attributed to a C-A transition as the peak energy does not vary with excitation
intensity (Agrinskaya et al 19?l; Barnes, and Zanio 1975). The accepter involved
is a singly ionized cadmium vacancy. The hump seen at 1.523 eV is the LO phonon
replica of the 1.544 eV peak. Excitation intensity dependence of the peak energy
can be seen in figure 4a.
However, the edge emission at 1.528 eV as seen from figures 3 (spectrum b)
and 4b is a D-A transition as the peak energy shifted by - 4 meV per decade
Suma Gurumurthy et al
change in the excitation intensity (Agrinskaya et al 1971). The acceptor is. a
cadmium vacancy with an ionization energy of 60 meV as reported earlier. It can
be seen from spectrum (c) in figure 3 that the edge emissions have disappeared
in the cadmium annealed sample.
Spectrum (c) in figure 2 shows a peak at ~ 1.146eV. A level at E , + 0 . 4 6 e V
corresponding to a tellurium vacancy has been reported in the literature (Caillot
1972). Halsted et al (1961) for CdTe and Uchida (1964) for ZnS and CdS have
shown that a cation deficiency results from firing in an over-pressure of the anion
and vice versa. This shows that firing the sample in an over-pressure of cadmium
has resulted in the formation of tellurium vacancies and hence the 1.146 eV peak
can be attributed to C - A like transitions involving the tellurium vacancy. To confirm
the origin of this peak in our spectrum, the cadmium annealed sample was again
subjected to a further annealing at 650"C for 6h, but in a saturated tellurium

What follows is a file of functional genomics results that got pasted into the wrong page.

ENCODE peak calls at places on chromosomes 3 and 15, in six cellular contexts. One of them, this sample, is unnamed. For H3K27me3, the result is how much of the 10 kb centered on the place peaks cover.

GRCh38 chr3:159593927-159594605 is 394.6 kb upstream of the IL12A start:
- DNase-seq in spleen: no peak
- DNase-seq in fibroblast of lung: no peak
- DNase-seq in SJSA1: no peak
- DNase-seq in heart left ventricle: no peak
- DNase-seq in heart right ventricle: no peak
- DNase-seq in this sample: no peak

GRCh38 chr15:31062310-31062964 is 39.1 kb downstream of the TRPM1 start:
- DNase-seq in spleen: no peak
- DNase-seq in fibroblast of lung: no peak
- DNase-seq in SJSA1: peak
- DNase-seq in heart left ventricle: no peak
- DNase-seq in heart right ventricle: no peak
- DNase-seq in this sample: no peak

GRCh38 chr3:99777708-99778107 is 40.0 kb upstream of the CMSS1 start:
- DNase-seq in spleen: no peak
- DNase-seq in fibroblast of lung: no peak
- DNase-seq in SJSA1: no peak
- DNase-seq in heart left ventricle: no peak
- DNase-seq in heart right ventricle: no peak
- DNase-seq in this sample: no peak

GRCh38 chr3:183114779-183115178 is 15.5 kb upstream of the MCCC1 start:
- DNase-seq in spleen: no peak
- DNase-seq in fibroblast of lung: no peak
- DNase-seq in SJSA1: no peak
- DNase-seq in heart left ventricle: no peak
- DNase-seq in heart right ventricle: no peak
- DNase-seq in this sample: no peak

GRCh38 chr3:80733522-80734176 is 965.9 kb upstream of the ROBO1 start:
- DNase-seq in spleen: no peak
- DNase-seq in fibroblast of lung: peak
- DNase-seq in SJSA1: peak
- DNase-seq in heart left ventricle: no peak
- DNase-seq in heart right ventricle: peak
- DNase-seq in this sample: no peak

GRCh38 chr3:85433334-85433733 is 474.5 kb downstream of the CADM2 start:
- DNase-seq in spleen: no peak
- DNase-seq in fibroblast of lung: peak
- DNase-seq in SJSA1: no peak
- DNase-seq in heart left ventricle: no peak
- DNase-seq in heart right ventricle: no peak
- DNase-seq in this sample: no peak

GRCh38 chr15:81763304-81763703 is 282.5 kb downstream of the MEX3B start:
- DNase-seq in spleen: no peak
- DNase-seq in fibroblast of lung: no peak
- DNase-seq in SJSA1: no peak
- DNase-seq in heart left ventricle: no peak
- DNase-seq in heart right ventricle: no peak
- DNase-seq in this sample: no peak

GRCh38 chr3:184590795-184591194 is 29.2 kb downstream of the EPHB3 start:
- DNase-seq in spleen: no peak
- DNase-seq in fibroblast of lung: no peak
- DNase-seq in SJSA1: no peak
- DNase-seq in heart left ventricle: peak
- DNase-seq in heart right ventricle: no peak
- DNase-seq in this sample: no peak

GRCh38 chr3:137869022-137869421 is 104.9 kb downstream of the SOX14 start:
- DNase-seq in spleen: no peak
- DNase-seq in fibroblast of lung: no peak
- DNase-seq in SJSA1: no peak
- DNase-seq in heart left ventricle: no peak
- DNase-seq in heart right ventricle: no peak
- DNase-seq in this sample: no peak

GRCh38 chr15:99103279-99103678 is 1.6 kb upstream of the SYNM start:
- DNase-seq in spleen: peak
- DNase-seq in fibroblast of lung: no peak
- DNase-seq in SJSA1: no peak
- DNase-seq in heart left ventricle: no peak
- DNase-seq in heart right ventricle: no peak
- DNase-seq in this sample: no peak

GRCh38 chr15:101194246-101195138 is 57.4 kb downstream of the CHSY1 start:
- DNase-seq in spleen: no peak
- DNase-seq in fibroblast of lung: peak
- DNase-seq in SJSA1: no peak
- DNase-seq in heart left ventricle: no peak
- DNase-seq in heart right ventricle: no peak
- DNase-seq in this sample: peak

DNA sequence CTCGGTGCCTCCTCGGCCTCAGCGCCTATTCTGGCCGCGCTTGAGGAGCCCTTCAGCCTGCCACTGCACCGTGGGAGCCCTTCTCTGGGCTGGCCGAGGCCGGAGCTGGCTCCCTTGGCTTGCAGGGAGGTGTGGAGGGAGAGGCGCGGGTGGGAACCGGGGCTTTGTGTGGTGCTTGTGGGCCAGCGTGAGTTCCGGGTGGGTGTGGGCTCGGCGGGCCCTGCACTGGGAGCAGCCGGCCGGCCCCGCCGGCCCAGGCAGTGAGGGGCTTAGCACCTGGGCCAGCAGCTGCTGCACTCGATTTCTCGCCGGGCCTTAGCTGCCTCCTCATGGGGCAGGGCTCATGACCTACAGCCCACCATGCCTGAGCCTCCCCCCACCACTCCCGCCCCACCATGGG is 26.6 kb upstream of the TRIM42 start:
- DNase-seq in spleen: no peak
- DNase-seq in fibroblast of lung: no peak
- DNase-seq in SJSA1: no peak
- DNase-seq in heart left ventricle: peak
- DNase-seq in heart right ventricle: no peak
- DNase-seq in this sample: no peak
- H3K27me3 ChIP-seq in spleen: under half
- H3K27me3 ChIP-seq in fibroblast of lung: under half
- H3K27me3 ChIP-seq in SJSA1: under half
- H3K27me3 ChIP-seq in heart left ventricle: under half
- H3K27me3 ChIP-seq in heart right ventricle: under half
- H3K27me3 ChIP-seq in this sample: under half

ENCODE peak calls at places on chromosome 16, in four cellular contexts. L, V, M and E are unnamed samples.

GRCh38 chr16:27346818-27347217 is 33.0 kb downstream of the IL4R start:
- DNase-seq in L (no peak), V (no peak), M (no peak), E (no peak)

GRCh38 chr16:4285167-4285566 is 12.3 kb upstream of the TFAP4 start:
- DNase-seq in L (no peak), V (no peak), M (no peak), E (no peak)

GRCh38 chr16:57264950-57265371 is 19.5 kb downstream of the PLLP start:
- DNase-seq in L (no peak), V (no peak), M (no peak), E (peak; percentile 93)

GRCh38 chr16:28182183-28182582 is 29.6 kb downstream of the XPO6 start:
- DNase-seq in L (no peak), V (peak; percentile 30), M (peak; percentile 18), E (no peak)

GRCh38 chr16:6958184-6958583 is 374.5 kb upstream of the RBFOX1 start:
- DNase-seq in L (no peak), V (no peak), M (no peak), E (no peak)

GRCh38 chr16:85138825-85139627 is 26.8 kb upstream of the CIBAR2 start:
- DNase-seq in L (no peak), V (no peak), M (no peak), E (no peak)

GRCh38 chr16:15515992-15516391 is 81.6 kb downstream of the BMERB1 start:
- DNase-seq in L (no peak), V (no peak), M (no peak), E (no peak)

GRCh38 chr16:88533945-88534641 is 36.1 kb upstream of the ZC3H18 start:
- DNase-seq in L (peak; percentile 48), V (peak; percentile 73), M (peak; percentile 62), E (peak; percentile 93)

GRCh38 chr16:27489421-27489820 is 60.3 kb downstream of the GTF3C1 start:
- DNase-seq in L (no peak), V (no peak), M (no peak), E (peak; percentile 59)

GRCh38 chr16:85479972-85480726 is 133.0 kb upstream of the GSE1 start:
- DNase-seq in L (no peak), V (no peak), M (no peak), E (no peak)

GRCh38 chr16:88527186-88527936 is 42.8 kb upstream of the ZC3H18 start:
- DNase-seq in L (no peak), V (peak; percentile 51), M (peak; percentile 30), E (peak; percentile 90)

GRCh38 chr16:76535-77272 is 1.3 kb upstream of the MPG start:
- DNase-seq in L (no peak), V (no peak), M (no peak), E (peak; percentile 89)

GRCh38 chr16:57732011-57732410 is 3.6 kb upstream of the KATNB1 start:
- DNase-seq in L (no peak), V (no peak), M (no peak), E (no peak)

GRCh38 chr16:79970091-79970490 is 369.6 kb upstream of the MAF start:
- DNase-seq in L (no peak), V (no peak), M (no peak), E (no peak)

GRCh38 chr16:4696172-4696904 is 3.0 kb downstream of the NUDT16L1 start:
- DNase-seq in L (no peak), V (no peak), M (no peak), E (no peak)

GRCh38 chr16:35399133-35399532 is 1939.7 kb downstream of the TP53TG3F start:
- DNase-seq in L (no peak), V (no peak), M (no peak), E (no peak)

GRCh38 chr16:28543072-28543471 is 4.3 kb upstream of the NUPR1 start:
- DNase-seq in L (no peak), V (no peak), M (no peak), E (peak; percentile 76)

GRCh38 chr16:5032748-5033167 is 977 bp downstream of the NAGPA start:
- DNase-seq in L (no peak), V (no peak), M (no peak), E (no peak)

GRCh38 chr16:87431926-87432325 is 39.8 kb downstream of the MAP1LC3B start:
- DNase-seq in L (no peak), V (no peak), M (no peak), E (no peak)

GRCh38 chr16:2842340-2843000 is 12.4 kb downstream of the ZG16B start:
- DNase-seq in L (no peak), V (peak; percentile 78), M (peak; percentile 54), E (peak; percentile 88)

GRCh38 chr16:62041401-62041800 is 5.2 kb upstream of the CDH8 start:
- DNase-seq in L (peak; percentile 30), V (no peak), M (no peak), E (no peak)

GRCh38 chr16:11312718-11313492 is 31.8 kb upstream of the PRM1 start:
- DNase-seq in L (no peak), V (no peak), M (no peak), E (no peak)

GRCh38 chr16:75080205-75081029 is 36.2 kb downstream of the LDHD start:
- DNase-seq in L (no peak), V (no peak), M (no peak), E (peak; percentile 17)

atmosphere. Figure 5 shows the PL spectra of the control, cadmium annealed and
subsequent tellurium annealed samples. The disappearance of the 1.146eV peak
and reappearance of the 1.116eV peak after tellurium annealing confirms that the
1.146 eV peak is to be related to transitions involving tellurium vacancy. No shift
of this peak with excitation intensity was observed. The decrease in the peak
intensity of the 1.4 eV band in the tellurium annealed sample as compared to the
cadmium annealed one (figure 6), suggests that the 1.4 eV band does not involve
a cadmium vacancy. So, firing of the sample in a tellurium atmosphere has resulted
in the formation of cadmium vacancies, which is confirmed by the reappearance
of the 1-116eV band and the decrease in the intensity of the l-4eV band.
The edge emission at 1.532eV as seen from figure 6 (spectrum b) is again a
D - A like transition with ~ 10meV/decade shift in the peak energy. A large shift
of this magnitude and more has been seen in compensated GaAs (Yu 1977;
Swaminathan et al 1981a) and AIGaAs (Mazzaschi et al 1980; Swaminathan et al
1981b) and in moderately dopc~l lnP (Swaminathan et al 1985). Such a large shift
with excitation can happen cithc~ when the material is closely compensated or if
(c)~ 2 . 2 5
Energy (eV)
Figure 5. PL spectra at 4.2K showing the I.II6eV and 1.146eV bands in (a) control,